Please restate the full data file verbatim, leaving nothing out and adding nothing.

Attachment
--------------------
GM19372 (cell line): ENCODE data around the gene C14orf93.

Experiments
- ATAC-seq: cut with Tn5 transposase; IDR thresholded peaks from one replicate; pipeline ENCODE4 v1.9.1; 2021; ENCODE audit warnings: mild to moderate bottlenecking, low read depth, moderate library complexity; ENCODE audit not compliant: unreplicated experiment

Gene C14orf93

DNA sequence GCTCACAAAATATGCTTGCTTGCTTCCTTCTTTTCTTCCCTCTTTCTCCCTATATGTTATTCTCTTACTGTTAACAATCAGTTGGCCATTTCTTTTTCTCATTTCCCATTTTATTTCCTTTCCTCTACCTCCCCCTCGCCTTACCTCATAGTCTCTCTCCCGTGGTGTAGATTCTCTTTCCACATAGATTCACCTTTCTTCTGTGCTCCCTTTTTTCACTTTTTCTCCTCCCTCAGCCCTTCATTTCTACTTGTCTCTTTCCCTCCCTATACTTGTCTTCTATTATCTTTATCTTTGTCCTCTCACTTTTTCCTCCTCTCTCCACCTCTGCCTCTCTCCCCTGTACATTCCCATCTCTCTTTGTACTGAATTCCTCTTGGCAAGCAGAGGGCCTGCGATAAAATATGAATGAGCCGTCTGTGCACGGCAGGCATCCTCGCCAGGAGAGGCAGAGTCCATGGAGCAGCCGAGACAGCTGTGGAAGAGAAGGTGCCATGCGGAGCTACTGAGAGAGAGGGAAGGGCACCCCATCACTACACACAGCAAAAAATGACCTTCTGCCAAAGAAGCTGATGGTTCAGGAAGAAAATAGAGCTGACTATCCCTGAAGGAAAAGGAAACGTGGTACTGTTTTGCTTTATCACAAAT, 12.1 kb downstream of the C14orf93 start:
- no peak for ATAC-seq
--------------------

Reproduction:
GM19372 (cell line): ENCODE data around the gene C14orf93.

Experiments
- ATAC-seq: cut with Tn5 transposase; IDR thresholded peaks from one replicate; pipeline ENCODE4 v1.9.1; 2021; ENCODE audit warnings: mild to moderate bottlenecking, low read depth, moderate library complexity; ENCODE audit not compliant: unreplicated experiment

Gene C14orf93

DNA sequence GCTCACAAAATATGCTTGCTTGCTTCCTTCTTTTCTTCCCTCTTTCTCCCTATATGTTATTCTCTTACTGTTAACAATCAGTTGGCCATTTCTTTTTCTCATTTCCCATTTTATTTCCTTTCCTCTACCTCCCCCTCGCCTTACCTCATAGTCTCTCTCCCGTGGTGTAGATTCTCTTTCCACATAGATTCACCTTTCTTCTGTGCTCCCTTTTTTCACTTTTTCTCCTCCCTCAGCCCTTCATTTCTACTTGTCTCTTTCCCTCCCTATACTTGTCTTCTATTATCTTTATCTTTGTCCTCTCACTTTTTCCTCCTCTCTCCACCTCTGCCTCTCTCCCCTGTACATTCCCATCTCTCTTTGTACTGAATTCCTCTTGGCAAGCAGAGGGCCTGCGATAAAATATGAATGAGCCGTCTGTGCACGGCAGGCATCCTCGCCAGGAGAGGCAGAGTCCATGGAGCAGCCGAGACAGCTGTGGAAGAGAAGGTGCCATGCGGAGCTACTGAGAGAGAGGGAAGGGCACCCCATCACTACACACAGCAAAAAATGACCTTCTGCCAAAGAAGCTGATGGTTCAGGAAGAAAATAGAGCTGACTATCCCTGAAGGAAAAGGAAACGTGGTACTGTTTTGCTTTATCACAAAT, 12.1 kb downstream of the C14orf93 start:
- no peak for ATAC-seq